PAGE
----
Friday, February 17, 2012

My Take on the News: 'Wikileaks,' Italian Style; Conscience and the Constitution; Same-Sex Attraction


More posts about forcing Catholics to violate our conscience:
The Department of Health and Human Services vs. Conscience
There's a lot going on, as usual. Including this:
  1. Vatican Document Leak: Drama, Reason, and Selling Papers
  2. HHS 'Ignore Your Conscience' Mandate
  3. Living With Same-Sex Attraction
About the first item: Emotion and reason don't play well together. I think reason is a better guide to decisions. Incidentally, there's a reason why it's hard to think straight when our emotions are whipped up:

1. Vatican Document Leak: Drama, Reason, and Selling Papers

I posted about this on Wednesday:
"Vatican Spokesman Calls for Calm, Clear Thinking" Responds to Series of Leaked Memos Causing Italian Media Uproar ZENIT, via EWTN (February 14-15, 2012)

"The director of the Vatican press office advises remaining calm, as a series of leaked Vatican documents has created something of a media storm in Italy....

"...'We must, then, remain calm and keep our nerve, make use of reason, something which not all media outlets tend to do,' he suggested...."

"Vatican spokesman says leaks are incentive for further reform"
CNA (Catholic News Agency (February 14, 2012)

"In the face of leaks of various Vatican documents, Holy See officials must not become caught up in controversy and confusion but should stay committed to reform and 'authentic transparency' in government, Vatican spokesman Fr. Federico Lombardi said on Monday afternoon.

" 'Both sides bear responsibility: firstly the suppliers of documents of this kind, but also those who undertake to use them for purposes that certainly have nothing to do with pure love of truth,' he said in a Feb. 13 statement. 'We must, therefore, stand firm, not allowing ourselves to be swallowed up by the vortex of confusion, which is what ill-intentioned people want, and remaining capable of using our reason.'..."
I think the drama brewing in Italy shows that:
  • Everyone on the Vatican staff is a human being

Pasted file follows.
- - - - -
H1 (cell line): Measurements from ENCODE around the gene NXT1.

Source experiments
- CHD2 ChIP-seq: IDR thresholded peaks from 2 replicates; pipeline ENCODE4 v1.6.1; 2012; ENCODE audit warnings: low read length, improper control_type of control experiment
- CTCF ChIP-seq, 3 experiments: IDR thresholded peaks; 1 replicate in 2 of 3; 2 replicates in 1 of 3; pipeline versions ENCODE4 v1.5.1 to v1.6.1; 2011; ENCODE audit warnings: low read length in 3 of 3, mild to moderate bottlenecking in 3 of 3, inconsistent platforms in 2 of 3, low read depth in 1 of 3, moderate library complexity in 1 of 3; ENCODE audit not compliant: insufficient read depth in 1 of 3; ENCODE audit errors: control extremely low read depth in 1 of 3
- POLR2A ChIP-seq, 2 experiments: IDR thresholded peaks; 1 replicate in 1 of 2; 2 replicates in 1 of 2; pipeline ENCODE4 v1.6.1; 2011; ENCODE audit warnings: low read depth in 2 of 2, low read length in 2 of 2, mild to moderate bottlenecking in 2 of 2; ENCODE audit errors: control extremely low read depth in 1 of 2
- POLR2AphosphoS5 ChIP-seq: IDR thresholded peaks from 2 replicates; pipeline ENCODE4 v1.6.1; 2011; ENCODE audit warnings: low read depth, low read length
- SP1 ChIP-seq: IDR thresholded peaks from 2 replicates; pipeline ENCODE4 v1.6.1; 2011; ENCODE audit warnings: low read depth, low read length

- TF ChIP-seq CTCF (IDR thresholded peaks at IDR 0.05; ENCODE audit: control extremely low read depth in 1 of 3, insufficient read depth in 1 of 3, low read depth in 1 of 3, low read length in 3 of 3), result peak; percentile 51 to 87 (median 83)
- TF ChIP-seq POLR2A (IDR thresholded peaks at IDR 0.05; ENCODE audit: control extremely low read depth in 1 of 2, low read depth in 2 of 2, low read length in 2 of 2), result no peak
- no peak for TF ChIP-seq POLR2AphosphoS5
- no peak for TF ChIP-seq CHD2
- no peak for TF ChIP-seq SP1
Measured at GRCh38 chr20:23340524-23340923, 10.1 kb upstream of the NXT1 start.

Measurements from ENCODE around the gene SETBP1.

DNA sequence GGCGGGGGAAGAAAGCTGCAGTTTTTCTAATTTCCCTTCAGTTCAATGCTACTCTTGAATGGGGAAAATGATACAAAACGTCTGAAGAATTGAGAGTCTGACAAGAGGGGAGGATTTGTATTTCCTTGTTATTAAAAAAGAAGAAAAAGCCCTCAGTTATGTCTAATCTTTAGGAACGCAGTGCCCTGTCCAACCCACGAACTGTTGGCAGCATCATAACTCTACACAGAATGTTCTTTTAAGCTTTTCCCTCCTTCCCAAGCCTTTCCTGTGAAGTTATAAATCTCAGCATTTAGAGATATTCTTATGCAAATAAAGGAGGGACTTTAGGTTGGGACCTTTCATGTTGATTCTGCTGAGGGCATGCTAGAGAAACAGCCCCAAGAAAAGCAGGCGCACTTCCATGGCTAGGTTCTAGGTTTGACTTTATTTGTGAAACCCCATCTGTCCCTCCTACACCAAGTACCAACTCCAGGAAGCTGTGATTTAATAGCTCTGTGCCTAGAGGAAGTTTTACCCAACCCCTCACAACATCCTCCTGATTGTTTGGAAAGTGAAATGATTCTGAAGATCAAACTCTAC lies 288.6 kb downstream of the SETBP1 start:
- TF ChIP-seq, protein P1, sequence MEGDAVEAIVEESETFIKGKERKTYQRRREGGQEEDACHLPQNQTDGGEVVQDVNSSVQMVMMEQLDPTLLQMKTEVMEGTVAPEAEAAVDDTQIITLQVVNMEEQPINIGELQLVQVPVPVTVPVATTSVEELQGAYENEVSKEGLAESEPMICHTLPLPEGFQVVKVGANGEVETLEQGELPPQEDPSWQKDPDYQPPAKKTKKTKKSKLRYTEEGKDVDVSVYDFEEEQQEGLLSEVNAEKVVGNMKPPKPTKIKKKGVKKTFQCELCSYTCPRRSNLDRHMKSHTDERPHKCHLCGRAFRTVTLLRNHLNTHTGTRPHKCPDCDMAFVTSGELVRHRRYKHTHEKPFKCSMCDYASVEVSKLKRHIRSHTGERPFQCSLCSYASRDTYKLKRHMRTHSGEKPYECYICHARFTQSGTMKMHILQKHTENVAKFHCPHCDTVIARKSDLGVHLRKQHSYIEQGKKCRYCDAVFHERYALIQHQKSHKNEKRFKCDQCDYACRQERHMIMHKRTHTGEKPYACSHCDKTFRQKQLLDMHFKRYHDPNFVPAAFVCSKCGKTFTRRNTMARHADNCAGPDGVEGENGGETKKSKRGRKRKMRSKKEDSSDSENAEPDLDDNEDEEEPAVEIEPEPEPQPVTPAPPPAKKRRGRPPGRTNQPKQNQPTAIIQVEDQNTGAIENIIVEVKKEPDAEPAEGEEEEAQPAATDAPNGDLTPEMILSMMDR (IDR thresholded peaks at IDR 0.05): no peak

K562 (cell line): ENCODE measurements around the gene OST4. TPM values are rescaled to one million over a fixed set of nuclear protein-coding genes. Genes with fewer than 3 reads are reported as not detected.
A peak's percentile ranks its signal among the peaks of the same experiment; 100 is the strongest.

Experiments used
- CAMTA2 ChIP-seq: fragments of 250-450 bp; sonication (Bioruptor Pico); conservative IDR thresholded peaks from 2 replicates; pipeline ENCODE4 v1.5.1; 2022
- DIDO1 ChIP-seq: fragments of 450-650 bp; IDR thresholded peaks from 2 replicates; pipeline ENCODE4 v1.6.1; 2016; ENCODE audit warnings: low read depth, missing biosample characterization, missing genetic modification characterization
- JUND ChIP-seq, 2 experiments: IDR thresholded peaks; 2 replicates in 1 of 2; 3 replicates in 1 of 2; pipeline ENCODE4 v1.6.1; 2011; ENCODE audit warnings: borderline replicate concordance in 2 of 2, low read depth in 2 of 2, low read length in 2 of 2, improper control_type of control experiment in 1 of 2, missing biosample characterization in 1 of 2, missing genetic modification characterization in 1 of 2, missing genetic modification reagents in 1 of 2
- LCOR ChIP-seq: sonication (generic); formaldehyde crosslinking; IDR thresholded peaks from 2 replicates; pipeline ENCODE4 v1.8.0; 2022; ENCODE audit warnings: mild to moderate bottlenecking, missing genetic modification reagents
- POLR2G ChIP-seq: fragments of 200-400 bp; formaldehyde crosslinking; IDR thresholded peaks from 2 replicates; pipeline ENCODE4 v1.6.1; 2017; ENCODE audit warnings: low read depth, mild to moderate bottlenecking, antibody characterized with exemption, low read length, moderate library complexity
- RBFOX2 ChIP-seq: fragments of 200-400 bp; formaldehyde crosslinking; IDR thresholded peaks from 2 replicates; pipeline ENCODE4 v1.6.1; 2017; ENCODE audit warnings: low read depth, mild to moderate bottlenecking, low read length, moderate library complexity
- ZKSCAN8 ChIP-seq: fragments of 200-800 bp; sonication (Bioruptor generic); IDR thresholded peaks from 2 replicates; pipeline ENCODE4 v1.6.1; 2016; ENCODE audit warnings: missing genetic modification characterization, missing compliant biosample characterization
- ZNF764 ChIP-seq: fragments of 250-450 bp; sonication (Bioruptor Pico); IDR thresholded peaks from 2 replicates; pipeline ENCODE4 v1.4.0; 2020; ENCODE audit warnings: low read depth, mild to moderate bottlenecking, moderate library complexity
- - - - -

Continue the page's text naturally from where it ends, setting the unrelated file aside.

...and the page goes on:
• "...man himself begets mischief, as sparks fly upward."
      (Job 5:7)
  • Reporters and editors need to sell newspapers
    • Drama helps sell newspapers
  • Interoffice memos and reports generally aren't dramatic
    • Until they're 'properly' presented
Here's how I put it in Wednesday's post:
"...Looks like there's another 'Wikileaks' situation brewing: this time with the Vatican as the star attraction. If I thought that the Vatican was staffed by perfect people, or that the Pope could do no wrong,1 I might be shocked. As it is, not so much.

That doesn't mean that I think the Vatican's up to no good: or that whatever's been leaked is a pack of lies. The way it's presented may be something else....


"...As for the way news media seems to be covering the story? Which do you think would sell more papers: a detailed analysis of an accountant's report; or 'VATICAN MONEY MISMANAGED?!'..."
(February 15, 2012)

2. HHS 'Ignore Your Conscience' Mandate

This could get interesting. Looks like close to a quarter of state-level attorneys general have read the Constitution: including the First Amendment.
"Twelve attorneys general threaten to sue over contraception mandate"
CNA/EWTN News (February 16, 2012)

"Attorneys general from a dozen states say they intend to sue over the Obama administration's contraception mandate that requires many religious employers to violate the teachings of their faith.

"In a Feb. 10 letter, the attorneys general voiced their 'strong opposition' to the mandate, which they called 'an impermissible violation of the Constitution's First Amendment virtually unparalleled in American history.'..."
Maybe the state attorneys general who haven't threatened to sue are waiting to see what happens next. I've posted about the current administration's efforts before:I am concerned about the HHS (Department of Health and Human Services) mandate. I think it's wrong to force folks to violate their conscience.

Cautious Optimism and the 'Good Old Days'

I'm cautiously optimistic. Antics in Washington remind me of the 'good old days,' when a WASPish establishment was tearing itself to shreds.

Folks in today's establishment aren't likely to say, "the KKK is an old American institution,"2 and go commie-hunting in a Federal Writers Project. But I think they've got the same sort of disconnect from the world we all live in.

I also think that an increasing number of folks have started to notice.

One question we need to ask ourselves is, 'do we really want that lot in charge?' There's an election coming up in November, by the way.

3. Living With Same-Sex Attraction

Some folks believe that Christians hate homosexuals. I can see why: